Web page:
Tweets suggest people made healthier food choices during pandemic

A study of tweets posted before and during the COVID-19 pandemic showed more people tweeted about healthy food, and fewer tweeted about fast food and alcohol, during the pandemic.

Rachel French, Contributing writer

August 30, 2022

3 Min Read
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A new study tapped Twitter to shine a light on pandemic eating patterns, indicating people may have been making healthier food choices during the pandemic (Patterns. 2022. DOI: 10.1016/j.patter.2022.100547). 

For many consumers, the COVID-19 pandemic impacted nearly every facet of life—and especially health. Lockdowns and retail restrictions, for example, forced consumers to modify how they shopped, what they purchased and how they prepared meals. Many consumers also placed greater emphasis on health, driving increased interest in healthy and functional foods.  

The present study, published in Patterns, used data from Twitter to measure changes in tweets about healthy food, fast food and alcohol during the pandemic, and how those tweets correlated to users’ food and alcohol access. A total of 1,282,316 tweets about food consumption posted before (63.2%) and during (36.8%) the pandemic were analyzed for the study. 

Results showed the share of tweets about healthy food increased 20.5% during the pandemic compared to pre-pandemic. In contrast, tweets about fast food and alcohol decreased 9.4% and 11.4%, respectively. 

“Salad,” “apples,” “chicken,” “corn,” “eggs” and “peanut butter” were identified by researchers as frequently tweeted healthy food terms during the pandemic. Frequently tweeted fast food and alcohol terms included "McDonalds," "tequila," "Taco Bell," "Starbucks," "Chick-Fil-A," "KFC," "Chipotle," "beer," "wine," "vodka" and "mimosas." 

The increase in healthy-food tweets was seen in every state except Massachusetts and Montana, which saw declines in the shares of tweets about healthy food of 9.3% and 3.4%, respectively. The biggest healthy-food Twitter gains were seen in Wyoming (62.1%), Vermont (57.4%) and Washington (46.5%).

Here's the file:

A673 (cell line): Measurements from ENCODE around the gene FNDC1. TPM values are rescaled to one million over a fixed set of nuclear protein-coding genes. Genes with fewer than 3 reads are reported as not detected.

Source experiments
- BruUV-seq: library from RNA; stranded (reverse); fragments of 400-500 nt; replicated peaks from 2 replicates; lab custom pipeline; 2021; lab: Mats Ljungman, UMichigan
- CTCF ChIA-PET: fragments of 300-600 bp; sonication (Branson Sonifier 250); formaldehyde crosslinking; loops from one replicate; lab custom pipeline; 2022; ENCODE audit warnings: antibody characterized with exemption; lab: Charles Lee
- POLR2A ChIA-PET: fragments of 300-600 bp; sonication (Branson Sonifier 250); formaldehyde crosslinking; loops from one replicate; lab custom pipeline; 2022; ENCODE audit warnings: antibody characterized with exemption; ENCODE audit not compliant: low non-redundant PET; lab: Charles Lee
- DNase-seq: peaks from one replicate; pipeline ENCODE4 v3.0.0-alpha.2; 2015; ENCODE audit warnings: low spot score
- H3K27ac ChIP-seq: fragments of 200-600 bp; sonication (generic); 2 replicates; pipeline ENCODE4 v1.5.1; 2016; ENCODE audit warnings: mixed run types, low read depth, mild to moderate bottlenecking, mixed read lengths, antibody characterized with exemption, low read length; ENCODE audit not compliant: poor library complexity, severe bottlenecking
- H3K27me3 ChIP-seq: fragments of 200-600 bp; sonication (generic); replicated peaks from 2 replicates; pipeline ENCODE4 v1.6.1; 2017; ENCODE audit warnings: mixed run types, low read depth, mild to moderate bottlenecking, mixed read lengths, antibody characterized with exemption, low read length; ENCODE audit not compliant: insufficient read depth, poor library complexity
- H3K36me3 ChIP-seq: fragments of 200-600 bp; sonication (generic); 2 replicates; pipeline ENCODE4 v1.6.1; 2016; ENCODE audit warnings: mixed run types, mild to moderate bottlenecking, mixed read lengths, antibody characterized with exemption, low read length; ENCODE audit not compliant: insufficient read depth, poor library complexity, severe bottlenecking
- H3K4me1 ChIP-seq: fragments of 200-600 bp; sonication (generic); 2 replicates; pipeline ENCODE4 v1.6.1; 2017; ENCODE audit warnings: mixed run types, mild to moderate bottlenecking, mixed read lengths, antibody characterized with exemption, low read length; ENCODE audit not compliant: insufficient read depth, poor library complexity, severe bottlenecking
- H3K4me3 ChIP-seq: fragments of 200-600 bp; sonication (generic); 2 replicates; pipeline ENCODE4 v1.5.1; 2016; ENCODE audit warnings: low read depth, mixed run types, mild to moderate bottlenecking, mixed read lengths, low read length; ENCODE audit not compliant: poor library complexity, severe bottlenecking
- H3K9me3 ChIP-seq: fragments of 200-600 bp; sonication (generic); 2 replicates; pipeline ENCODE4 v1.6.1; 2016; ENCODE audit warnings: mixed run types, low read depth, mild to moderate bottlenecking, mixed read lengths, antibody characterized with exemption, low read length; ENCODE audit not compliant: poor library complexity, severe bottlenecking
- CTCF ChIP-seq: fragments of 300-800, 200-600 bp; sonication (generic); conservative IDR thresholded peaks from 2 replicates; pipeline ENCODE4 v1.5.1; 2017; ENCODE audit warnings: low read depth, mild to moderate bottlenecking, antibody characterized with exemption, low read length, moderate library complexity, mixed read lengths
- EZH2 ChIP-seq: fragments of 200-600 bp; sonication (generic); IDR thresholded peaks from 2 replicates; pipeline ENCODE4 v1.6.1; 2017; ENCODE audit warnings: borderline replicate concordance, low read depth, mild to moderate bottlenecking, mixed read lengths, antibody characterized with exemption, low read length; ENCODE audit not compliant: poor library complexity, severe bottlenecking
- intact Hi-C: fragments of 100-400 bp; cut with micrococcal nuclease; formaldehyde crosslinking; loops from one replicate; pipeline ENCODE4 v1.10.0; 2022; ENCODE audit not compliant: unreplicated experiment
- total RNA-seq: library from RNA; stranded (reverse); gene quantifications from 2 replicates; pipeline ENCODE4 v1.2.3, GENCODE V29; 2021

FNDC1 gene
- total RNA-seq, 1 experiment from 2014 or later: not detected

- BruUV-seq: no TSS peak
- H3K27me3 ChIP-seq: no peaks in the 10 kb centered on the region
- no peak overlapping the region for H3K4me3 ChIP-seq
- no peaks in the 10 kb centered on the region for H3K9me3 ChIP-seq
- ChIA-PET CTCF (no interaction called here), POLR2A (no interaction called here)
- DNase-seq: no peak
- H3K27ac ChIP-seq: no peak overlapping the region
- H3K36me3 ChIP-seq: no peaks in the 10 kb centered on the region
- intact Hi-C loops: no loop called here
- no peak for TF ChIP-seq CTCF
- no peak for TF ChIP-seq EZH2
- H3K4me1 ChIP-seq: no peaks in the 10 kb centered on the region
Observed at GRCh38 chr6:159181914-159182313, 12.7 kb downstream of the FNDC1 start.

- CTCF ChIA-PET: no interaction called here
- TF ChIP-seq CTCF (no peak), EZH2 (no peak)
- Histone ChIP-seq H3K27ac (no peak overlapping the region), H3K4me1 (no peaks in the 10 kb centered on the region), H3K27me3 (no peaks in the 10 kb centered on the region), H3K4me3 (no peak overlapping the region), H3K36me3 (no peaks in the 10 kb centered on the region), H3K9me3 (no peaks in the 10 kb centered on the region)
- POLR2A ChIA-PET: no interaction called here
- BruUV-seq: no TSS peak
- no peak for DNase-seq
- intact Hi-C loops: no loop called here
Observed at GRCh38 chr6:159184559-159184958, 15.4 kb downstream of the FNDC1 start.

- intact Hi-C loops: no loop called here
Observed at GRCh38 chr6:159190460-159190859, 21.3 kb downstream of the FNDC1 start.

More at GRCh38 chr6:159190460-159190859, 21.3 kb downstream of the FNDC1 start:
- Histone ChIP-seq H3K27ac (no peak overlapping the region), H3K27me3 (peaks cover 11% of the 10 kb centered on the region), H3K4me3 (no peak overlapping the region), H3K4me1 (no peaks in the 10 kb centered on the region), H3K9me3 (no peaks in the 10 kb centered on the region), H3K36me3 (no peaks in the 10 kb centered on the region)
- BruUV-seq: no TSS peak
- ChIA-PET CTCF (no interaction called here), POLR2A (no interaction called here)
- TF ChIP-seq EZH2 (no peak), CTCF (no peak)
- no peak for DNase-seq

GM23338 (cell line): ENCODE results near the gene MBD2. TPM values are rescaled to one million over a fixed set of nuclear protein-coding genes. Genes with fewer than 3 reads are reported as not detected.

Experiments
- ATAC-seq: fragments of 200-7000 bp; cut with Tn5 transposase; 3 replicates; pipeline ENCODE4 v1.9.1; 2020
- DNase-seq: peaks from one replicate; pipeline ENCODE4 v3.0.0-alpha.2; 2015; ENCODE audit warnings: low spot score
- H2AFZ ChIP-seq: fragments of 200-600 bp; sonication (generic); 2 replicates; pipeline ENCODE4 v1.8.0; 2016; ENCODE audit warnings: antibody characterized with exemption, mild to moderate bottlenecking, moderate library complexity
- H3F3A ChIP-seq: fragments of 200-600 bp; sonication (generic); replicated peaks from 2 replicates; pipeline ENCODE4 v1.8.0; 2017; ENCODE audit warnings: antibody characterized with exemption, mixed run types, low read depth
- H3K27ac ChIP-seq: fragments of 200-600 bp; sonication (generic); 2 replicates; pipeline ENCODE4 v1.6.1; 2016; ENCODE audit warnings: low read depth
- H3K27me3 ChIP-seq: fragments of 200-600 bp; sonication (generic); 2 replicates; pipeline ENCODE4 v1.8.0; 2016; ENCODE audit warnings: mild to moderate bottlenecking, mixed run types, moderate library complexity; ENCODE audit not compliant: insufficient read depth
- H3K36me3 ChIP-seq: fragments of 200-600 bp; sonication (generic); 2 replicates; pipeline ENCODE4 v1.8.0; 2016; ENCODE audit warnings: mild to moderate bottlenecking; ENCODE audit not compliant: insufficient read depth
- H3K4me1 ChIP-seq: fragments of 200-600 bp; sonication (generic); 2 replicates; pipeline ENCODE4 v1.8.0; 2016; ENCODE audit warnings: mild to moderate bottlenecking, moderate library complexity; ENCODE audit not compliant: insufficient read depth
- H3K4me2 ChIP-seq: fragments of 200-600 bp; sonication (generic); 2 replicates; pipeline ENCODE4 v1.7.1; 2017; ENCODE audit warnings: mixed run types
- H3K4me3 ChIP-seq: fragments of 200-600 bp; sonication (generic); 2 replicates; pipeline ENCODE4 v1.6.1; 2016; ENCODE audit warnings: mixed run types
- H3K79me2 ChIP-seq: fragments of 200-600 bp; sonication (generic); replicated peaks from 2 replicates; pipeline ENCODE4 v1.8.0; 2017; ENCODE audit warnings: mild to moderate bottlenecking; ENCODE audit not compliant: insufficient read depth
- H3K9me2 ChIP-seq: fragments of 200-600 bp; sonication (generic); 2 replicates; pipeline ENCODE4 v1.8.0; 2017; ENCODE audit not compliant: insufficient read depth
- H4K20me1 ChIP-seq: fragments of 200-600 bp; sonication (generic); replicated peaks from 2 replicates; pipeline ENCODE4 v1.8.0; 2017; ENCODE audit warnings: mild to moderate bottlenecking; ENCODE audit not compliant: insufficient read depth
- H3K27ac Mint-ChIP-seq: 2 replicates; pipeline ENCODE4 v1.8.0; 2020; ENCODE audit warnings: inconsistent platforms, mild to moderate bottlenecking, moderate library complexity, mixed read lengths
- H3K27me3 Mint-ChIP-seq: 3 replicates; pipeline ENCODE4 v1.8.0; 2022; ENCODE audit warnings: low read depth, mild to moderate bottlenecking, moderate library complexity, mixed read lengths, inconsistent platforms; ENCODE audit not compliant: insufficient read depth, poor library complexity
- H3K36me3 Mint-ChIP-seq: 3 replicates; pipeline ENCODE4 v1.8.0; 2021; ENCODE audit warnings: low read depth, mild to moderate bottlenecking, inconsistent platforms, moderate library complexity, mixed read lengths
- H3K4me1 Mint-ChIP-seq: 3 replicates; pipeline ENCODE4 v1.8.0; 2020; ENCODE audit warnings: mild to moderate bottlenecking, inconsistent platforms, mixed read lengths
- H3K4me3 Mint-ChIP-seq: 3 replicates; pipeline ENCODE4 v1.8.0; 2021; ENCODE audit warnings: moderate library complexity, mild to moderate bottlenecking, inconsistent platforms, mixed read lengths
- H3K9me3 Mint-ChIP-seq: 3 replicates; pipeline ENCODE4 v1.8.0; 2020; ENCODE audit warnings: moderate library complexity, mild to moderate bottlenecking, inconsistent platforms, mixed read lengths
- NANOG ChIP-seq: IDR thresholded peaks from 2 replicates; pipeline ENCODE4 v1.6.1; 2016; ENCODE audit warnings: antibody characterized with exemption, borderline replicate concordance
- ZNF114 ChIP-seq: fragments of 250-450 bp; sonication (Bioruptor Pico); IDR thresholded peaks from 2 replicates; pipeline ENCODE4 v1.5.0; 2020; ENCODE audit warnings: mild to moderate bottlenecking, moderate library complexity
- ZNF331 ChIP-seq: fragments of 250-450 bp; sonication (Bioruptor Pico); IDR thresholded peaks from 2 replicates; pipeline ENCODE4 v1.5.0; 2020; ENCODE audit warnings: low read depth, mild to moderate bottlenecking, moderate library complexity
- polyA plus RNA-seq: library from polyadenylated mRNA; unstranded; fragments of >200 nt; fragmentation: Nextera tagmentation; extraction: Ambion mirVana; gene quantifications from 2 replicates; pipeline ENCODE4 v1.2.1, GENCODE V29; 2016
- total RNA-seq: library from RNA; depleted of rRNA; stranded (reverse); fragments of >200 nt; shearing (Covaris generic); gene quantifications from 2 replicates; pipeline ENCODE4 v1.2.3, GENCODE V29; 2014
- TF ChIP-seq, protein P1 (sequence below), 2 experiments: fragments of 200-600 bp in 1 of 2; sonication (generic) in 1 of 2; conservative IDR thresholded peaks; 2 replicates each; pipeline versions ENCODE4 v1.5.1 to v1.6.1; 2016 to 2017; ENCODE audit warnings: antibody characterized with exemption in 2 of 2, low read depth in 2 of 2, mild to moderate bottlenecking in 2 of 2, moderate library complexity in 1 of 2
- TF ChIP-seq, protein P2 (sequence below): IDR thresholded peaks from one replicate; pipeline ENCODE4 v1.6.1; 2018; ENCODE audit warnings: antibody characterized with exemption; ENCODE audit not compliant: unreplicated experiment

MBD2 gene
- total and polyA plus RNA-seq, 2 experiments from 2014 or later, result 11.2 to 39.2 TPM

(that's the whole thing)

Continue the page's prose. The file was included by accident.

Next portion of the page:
While the share of tweets about fast food decreased in most states, 15 states saw an uptick in fast food-related tweets. The share of fast food tweets more than doubled in Vermont with an increase of 130.2% and nearly doubled in New Hampshire and Idaho, which saw increases of 95.8% and 86.7%, respectively.  

Similarly, most states saw fewer tweets about alcohol, though six states saw more alcohol-related tweets, led by South Dakota (30.6%) and North Dakota (13.2%).  

The tweets studied by researchers were geotagged, meaning they included metadata that yielded information about a user’s location when they posted on Twitter. Data gleaned from geotags helped researchers gain more insight into how the user’s location—what researchers call the “built environment”—impacted their health behaviors.  

For example, the study showed people who had access to more grocery stores were more likely to tweet about healthy food and less likely to tweet about fast food. The same was true for people who spent more time at home. Information about where residents were able to spend more time at home was gathered using Google's COVID-19 Community Mobility Reports. 

“For those able to stay at home during the pandemic, more time at home may have coincided with less exposure to fast food chains,” researchers wrote. “In addition, more time spent at home may have afforded people more opportunities to prepare meals consisting of healthy food ingredients.” 

People who lived in areas with access to more restaurants and bars, however, were less likely to tweet about fast food and alcohol, which researchers hypothesized could be the result of greater disruption to these industries caused by the pandemic.  

“... counties with a high density of restaurants and bars would likely have high rates of fast food tweets and alcohol tweets before the pandemic,” researchers explained. “When the pandemic disrupted the food and drink industries, the largest relative decreases in fast food tweets and alcohol tweets would likely occur in counties with many fast food restaurants and bars.” 

About the Author(s)

Rachel French

Contributing writer

Rachel French joined Informa’s Health & Nutrition Network in 2013. Her career in the natural products industry started with a food and beverage focus before transitioning into her role as managing editor of Natural Products Insider, where she covered the dietary supplement industry. French left Informa Markets in 2019, but continues to freelance for both FBI and NPI.

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